Are These The FTSE’s Strongest Dividends? ARM Holdings plc, Shire PLC & Diageo plc

Which firms pay really safe dividends? Two years ago, you might have said Tesco — the UK’s largest supermarket had increased its payout for 18 consecutive years.

However, this year, Tesco slashed its interim payout and decided not to pay a final dividend. J Sainsbury is expected to cut its dividend payout by 26% this year. Water utility Severn Trent recently announced a 5% cut.

Tullow Oil has suspended its payout, while City consensus suggests that if oil prices stay low for more than a year or two, even income stalwarts BP and Royal Dutch Shell could be forced to cut their payouts.

Things aren’t much better in the financial sector: Aviva‘s payout remains lower than it was in 2011, Royal Bank of Scotland Group and Lloyds Banking Group haven’t paid a dividend since 2008, and even HSBC Holdings has failed to keep pace with City forecasts.

What’s the answer?

The reality seems to be that investors who want really reliable payouts need to be willing to accept lower yields. That seems logical — but how low do you need to go?

In my view, two of the very safest payouts in the FTSE 100 are those offered by tech pioneer ARM Holdings (LSE: ARM) and pharmaceutical firm Shire (LSE: SHP) (NASDAQ: SHPG.US).

Both firms have enough net cash to cover several years’ dividend payments, as well as generous earnings cover:


ARM Holdings


Dividend cover by earnings per share (2014)



Dividend cover by net cash



2015 prospective yield



Both firms are also highly profitable, but I’m sure you’ve spotted the problem: low yield.

With prospective yields of less than 1%, ARM and Shire are no use as income stocks, unless you’ve held the shares since they were much cheaper.

A third option

At this point, I hope you agree that income investors need to accept some risk in order to gain access to a meaningful yield.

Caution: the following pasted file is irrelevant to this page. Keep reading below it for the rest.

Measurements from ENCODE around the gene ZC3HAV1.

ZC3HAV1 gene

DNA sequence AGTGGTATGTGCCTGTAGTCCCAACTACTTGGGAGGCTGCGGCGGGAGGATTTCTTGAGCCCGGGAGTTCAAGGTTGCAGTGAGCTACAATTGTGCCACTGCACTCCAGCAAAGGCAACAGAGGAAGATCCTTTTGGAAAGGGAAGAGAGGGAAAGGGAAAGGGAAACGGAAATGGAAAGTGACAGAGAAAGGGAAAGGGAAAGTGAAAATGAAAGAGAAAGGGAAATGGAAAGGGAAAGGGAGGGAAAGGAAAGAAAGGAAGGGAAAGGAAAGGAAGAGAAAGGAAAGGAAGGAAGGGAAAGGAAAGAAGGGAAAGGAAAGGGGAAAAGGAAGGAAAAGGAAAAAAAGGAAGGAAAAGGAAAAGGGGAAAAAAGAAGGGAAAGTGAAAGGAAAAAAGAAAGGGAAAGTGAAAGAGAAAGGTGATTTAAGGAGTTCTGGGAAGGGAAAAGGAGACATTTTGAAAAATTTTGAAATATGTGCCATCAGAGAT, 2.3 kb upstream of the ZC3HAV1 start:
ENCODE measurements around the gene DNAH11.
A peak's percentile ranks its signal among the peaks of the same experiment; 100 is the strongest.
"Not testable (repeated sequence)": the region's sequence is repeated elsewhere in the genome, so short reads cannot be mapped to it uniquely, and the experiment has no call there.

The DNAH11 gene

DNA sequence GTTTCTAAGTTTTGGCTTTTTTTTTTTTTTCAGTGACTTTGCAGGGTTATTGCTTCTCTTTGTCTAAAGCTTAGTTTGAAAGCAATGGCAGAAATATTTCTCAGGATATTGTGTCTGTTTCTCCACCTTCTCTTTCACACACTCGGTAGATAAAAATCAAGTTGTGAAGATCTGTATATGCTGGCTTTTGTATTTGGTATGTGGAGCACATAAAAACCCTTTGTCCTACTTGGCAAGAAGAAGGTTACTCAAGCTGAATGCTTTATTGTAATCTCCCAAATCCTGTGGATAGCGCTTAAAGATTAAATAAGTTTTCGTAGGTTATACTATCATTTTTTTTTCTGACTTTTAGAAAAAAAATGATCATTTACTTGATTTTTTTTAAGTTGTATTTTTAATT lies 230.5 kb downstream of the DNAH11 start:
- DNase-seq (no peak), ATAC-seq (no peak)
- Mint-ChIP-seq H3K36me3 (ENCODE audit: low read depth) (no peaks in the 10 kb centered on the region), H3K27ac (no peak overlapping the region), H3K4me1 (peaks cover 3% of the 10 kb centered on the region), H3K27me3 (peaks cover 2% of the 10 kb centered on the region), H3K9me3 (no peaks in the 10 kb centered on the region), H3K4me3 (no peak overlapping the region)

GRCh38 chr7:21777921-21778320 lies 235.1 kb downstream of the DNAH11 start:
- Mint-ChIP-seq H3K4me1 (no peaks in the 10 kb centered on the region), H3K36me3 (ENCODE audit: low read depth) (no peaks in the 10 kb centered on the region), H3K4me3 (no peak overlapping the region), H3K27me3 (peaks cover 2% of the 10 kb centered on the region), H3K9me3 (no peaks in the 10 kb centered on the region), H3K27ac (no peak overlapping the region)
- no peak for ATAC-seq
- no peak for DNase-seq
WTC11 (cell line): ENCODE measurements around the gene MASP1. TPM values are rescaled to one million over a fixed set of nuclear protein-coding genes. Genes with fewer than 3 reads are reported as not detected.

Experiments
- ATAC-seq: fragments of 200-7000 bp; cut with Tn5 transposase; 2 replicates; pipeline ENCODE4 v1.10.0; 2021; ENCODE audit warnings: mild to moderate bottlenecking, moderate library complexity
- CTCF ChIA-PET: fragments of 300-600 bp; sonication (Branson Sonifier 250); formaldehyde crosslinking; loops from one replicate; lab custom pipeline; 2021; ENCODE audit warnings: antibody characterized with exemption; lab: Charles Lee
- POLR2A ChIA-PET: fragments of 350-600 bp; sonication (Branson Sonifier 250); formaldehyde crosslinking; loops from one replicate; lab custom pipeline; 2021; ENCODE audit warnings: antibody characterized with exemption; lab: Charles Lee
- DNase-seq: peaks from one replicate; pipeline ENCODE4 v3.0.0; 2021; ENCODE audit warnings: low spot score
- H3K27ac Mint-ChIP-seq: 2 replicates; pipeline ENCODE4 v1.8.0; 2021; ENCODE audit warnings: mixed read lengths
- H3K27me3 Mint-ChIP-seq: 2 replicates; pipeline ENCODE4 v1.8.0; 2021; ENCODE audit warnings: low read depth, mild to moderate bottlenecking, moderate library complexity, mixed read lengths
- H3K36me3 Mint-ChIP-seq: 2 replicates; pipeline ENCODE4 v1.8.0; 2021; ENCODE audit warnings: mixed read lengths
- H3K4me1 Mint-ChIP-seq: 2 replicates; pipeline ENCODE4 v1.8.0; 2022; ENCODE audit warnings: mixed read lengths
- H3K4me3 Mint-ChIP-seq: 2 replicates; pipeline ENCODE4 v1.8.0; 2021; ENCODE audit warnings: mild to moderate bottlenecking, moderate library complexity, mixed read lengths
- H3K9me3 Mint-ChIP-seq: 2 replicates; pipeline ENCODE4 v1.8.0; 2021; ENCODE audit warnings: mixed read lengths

I reckon that one suitable candidate is Diageo (LSE: DGE) (NYSE: DEO.US), the global drinks firm.

In my view, Diageo offers the classic benefits of a sin stock — reliable long-term demand, a habit-forming product, and high profit margins — without the excessive regulatory risks that face tobacco and gambling firms.

The only fly in the ointment is the price: despite slowing growth since 2013, Diageo shares trade at 21 times 2015 forecast earnings, and offer a prospective yield of just 2.8%.

I’m beginning to think that this might be a price worth paying for access to Diageo’s reliable profits — but ultimately, the decision is yours.

However, I would point out that I'm not the only Fool who is bullish on Diageo.

The Motley Fool's top analysts recently selected the drinks giant as one of their top "5 Shares To Retire On".

These handpicked stocks are a select bunch of the FTSE 100's finest income growth stocks -- and if you'd like your portfolio to deliver a rising, reliable income throughout your retirement, I'd strongly urge you to take a closer look.

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Roland Head owns shares in Tesco, Aviva, HSBC Holdings and Royal Dutch Shell. The Motley Fool UK has recommended ARM Holdings and HSBC Holdings. We Fools don't all hold the same opinions, but we all believe that considering a diverse range of insights makes us better investors.